I shall post videos, graphs, news stories, and other material. We shall use some of this material in class, and you may review the rest at your convenience. You will all receive invitations to post to the blog. I encourage you to use the blog in these ways:

· To post questions or comments;

· To follow up on class discussions;

· To post relevant news items or videos.

There are only two major limitations: no coarse language, and no derogatory comments about people at the Claremont Colleges.

The syllabus is at http://www1.cmc.edu/pages/faculty/JPitney/gov106-fall15.html


Wednesday, November 18, 2015

Air Midterm

Relax. This “air midterm” does not count toward your grade; do not even turn it in. Instead, use it to appraise your own progress in the course. Try out this test, either in your head or on paper.If you flounder, then you should take more care with class sessions and assigned readings.

I. Identifications  In a short paragraph each, explain the meaning and significance of the following items. What is fair game for an identification?
  • Items that we have discussed in class or on the blog;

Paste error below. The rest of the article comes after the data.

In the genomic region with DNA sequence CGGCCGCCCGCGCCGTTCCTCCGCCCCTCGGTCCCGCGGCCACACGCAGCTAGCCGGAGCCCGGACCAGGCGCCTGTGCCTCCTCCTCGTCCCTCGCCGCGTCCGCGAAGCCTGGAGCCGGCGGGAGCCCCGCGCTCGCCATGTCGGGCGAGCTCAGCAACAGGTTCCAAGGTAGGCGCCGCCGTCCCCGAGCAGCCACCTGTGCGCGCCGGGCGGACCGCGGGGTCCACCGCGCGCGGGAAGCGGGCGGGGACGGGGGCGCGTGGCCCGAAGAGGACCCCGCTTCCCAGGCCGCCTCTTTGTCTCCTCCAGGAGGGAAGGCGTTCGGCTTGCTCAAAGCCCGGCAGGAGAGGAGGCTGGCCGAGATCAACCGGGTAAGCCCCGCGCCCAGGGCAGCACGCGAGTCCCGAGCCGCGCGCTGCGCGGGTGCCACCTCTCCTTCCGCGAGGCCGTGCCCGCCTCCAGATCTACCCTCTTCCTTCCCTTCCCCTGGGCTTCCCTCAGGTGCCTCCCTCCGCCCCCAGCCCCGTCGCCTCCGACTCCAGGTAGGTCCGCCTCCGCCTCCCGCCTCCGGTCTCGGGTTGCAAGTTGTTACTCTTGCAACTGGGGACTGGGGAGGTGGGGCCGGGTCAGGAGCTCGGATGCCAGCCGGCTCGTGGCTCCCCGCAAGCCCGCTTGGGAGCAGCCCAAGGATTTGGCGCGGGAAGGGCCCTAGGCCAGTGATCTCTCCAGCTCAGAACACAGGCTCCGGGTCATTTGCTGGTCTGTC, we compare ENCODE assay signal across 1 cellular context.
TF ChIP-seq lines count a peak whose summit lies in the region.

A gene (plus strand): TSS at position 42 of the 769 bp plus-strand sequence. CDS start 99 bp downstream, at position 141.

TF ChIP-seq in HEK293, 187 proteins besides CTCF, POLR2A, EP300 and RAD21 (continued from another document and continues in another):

• Items that appear in bold or italics in the readings;
  • Items that cover several pages in the readings.
  1. "Repeat players"
  2. Murder boards
  3. 501(c)(3)
  4. American Crossroads
  5. Americans for Prosperity
  6. The Gilded Age
  7. Iron triangles
  8. Lobbying Disclosure Act
  9. SEIU
  10. Special districts
II.   Short essays.  In a couple of paragraphs each, answer the following.
  • How is philanthropy a form of interest-group advocacy?
  • How did Big Tobacco use front groups?
  • Explain why Teles writes that the Federalist Society "is not an interest group, and it does not engage in many of the activities its opponents attribute to it."
  • Explain the purported "crowding out" phenomenon in government budgets.
III. General Essays 
  •  Explain how lobbying Congress is different from lobbying the executive branch.  When is an interest group more likely to focus on one rather than the other?
  • Aside from the obvious contribution caps, distinguish traditional corporate PACs from Super PACs and 501(c)(4) groups. Are they trying to do something different?
Bonus questions.  Very briefly identify the following:

  • Stephen Goldsmith
  • Samuel Gompers
  • Gwen Gordon
  • Arthur Goldburg
  • Robert Gibbs

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